If you're lucky enough to be enjoying the energy of a Uruguayan futbol match, you might hear "Garra Charrau" chanted from the stands. A rallying call to the players, it's also a tribute to the indigenous people of the area, the Charruas, who refused to convert to Catholicism and defeated the Spanish invaders. The chant calls upon one to "prevail in the face of certain death."
There is a spirit, an energy, a passion to enjoy life, as well as a fierce determination to be free and expressive not only in that futbol chant, but in the daily life of the Uruguayan people as well. As former President Jose Mujica, a man who took office in March 2010 but never moved into Uruguay's presidential palace and was once referred to as the poorest, most humble leader in the world, once said -- "Be yourself and don't try to impose your criteria on the rest. I don't expect others to live like me. I want to respect people's freedom, but I defend my freedom. And that comes with the courage to say what you think, even if sometimes others don't share those views."
From the south where the extra-wide waters of the Rio de la Plata hide a bustling Buenos Aires lighting up the sky, to the northern border shared with a massive neighbor Brazil, Uruguay prides itself on its independence. It may be the second smallest country in South America but it's strong in so much nonetheless. A representative democratic republic, it's had an economic growth streak for the last 15 years. From 2003 to 2015, the middle class grew from 39% to 71%. Its per person income is now the highest in Latin America. It sells more beef than its larger neighbor Argentina. Without using government money, it converted to renewable electricity sources and now 95% of its energy comes from hydroelectric and wind parks. It was the first country to legalize the production, sale, and consumption of cannabis. Same-sex marriage and abortion are also legal. Long ago, a woman's right to divorce by simply appealing to do so at the courts was established. Church and state have been formally separated since 1916.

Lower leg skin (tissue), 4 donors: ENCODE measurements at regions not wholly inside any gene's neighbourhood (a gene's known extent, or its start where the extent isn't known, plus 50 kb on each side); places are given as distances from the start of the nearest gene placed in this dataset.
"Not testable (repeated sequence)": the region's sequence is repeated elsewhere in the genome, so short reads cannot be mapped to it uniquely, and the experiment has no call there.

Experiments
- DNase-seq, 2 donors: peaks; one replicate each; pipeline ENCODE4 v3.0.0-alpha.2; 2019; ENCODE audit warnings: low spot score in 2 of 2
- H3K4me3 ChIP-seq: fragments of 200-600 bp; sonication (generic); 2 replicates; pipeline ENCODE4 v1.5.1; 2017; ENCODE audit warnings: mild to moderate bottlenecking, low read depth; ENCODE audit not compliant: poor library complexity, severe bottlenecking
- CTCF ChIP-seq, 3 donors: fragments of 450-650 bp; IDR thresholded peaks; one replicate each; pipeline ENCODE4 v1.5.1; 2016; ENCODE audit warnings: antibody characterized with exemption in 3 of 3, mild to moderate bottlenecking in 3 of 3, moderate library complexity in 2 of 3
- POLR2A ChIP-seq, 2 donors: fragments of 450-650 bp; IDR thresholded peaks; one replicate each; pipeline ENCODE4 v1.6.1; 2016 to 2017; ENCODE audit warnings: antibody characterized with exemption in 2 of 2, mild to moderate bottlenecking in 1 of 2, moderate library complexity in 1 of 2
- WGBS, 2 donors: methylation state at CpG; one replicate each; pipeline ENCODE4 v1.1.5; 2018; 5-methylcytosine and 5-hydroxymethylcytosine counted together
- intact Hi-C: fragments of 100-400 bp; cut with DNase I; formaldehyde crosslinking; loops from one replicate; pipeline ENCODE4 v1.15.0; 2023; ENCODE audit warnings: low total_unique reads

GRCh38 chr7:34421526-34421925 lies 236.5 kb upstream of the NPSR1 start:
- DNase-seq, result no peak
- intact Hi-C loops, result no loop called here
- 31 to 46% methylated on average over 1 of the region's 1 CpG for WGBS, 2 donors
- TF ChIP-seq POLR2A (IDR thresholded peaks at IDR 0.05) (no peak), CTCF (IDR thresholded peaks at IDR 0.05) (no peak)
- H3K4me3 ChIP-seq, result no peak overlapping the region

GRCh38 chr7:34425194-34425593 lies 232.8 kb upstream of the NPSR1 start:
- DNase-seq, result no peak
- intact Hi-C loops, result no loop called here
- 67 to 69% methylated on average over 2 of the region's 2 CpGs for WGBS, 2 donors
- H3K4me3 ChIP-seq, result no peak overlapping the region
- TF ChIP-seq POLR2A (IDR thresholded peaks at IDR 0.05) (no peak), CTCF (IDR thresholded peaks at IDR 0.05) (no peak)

Whether sipping mate from a traditional calabash gourd in a park in Montevideo, jogging along the seemingly endless Rambla, or enjoying the sun and surf at Punta del Este, it's likely a native is looking forward to the next carnival celebration. Life's always a heady mixture of work and play, love and basic joys from the surprises and mundane cares of everyday life. As the locals say, "Es lo que hay!" While literally this translates as "it is what it is," this is more often said as a positive affirmation, to remember that nothing is better than what you already have. My days in country gave me so much more than what I had before I arrived, as the following photos demonstrate so well.